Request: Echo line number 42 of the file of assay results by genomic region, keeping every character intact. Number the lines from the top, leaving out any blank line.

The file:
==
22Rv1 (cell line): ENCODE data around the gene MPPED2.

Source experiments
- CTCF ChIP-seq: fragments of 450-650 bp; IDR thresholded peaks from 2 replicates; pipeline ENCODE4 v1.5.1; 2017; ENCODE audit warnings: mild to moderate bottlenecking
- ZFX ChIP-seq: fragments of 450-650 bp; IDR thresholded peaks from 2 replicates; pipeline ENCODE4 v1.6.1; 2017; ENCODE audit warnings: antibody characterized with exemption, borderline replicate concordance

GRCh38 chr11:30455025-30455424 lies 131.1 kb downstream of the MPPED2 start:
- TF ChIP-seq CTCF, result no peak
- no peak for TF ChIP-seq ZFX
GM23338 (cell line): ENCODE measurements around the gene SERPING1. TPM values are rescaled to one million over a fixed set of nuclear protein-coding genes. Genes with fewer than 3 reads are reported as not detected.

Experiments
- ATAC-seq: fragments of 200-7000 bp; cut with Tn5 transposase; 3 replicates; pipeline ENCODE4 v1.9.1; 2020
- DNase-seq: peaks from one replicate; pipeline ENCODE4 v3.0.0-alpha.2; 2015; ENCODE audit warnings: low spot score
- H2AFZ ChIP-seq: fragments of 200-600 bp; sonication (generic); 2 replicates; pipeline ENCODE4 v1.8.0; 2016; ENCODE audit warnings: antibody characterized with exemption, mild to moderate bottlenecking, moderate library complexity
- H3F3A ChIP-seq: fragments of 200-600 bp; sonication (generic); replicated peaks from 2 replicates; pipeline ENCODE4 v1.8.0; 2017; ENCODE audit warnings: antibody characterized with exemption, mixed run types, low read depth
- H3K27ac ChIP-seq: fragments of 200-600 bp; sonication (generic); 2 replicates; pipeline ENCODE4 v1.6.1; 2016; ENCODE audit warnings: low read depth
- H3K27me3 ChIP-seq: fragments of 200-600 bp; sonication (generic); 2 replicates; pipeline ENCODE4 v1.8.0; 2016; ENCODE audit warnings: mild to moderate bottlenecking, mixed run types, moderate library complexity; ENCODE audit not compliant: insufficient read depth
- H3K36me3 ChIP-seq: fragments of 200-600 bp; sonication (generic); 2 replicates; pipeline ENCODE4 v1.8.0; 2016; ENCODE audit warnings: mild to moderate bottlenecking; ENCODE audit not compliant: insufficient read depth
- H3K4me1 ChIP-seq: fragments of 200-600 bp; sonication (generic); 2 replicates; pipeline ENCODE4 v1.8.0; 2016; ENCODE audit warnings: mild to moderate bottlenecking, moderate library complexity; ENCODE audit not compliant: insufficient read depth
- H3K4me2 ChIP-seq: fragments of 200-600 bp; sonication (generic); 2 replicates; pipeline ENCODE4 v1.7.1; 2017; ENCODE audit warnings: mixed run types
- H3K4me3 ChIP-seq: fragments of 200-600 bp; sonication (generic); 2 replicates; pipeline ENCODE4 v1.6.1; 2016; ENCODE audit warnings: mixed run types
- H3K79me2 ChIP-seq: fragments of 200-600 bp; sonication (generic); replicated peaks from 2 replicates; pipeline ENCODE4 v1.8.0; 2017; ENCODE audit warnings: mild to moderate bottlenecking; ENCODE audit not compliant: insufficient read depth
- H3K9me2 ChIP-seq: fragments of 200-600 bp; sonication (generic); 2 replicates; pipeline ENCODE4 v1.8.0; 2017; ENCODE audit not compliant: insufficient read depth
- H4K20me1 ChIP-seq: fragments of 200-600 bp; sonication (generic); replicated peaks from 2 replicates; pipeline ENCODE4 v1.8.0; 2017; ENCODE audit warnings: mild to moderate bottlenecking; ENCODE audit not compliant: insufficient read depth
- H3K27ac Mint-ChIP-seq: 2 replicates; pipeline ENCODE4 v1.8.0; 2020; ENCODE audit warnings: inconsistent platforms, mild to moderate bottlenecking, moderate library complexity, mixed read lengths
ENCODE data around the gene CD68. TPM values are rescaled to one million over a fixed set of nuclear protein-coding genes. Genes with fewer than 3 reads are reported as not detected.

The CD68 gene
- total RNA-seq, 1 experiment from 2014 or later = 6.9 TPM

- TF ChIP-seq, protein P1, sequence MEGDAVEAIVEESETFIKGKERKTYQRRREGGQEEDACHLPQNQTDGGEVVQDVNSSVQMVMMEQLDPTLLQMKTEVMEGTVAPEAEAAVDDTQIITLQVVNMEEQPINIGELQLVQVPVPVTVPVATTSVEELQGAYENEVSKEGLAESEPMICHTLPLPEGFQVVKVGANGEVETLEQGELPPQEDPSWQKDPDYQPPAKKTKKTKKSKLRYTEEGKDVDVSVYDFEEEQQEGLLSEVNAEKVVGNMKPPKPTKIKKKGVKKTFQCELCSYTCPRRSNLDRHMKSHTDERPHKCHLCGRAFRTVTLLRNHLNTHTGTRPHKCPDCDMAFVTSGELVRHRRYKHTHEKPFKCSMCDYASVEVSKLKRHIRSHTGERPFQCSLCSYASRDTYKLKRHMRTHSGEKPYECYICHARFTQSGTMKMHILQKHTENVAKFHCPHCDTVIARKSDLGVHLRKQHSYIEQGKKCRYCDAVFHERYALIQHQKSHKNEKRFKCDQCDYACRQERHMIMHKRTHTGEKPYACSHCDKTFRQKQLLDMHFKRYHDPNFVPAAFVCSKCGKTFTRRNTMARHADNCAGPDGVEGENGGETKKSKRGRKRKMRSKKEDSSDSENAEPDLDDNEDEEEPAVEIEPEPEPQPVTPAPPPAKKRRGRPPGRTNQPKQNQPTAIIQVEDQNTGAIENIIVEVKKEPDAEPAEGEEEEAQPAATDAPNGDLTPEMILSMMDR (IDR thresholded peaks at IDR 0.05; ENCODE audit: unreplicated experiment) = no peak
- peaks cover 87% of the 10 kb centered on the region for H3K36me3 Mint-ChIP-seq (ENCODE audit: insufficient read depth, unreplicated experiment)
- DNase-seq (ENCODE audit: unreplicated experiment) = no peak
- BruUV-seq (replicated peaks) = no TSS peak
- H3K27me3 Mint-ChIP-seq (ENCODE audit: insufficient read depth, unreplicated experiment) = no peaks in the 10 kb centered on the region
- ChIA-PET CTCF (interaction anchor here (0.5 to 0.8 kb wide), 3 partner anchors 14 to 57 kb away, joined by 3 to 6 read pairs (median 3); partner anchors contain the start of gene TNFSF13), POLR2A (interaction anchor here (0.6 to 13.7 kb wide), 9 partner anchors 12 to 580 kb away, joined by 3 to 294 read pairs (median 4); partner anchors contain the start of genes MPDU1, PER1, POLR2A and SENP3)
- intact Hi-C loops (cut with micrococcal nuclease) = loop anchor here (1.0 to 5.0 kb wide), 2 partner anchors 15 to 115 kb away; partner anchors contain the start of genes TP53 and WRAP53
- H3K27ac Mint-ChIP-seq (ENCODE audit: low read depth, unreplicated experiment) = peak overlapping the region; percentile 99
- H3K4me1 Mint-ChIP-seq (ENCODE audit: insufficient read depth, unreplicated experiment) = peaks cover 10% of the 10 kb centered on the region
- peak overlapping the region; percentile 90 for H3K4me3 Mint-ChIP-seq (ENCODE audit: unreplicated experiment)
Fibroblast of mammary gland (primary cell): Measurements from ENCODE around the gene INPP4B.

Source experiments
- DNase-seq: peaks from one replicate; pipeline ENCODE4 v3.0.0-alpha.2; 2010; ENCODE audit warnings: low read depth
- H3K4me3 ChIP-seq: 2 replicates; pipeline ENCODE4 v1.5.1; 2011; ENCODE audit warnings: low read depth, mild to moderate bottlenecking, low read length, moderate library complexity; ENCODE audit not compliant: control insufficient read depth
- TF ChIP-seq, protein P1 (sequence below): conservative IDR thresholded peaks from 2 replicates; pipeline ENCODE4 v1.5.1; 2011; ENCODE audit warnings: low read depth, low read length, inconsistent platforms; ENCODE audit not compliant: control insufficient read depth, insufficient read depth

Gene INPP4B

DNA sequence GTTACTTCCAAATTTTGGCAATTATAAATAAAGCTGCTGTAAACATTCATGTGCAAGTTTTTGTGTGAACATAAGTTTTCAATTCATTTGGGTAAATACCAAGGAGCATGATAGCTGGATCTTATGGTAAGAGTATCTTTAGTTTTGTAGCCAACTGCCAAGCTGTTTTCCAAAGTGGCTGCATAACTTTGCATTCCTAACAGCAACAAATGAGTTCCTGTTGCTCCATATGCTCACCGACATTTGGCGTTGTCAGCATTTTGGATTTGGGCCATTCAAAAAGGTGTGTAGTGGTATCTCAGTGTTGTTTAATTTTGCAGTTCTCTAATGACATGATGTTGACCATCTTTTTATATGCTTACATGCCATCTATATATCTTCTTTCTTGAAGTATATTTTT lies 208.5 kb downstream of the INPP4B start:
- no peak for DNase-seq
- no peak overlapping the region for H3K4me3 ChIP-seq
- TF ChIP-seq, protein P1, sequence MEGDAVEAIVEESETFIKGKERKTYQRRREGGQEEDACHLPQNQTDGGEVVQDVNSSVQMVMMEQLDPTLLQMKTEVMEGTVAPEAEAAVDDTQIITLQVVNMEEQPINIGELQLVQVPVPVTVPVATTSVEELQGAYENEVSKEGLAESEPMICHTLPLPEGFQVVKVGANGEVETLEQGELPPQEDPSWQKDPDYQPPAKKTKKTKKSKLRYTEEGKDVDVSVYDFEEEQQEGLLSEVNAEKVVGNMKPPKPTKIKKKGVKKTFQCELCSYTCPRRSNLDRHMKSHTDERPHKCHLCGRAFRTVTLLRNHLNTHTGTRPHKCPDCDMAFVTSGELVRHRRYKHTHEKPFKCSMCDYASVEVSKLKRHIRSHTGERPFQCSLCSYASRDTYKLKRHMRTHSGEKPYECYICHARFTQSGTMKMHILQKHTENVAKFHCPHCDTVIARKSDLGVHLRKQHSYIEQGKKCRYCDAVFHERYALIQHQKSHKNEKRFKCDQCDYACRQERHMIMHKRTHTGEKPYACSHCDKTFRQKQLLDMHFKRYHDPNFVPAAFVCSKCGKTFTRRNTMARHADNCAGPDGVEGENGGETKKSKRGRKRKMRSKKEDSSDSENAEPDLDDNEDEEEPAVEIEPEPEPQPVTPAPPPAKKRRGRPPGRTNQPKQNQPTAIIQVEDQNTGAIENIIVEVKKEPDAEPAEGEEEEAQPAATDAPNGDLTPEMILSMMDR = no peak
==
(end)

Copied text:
Gene INPP4B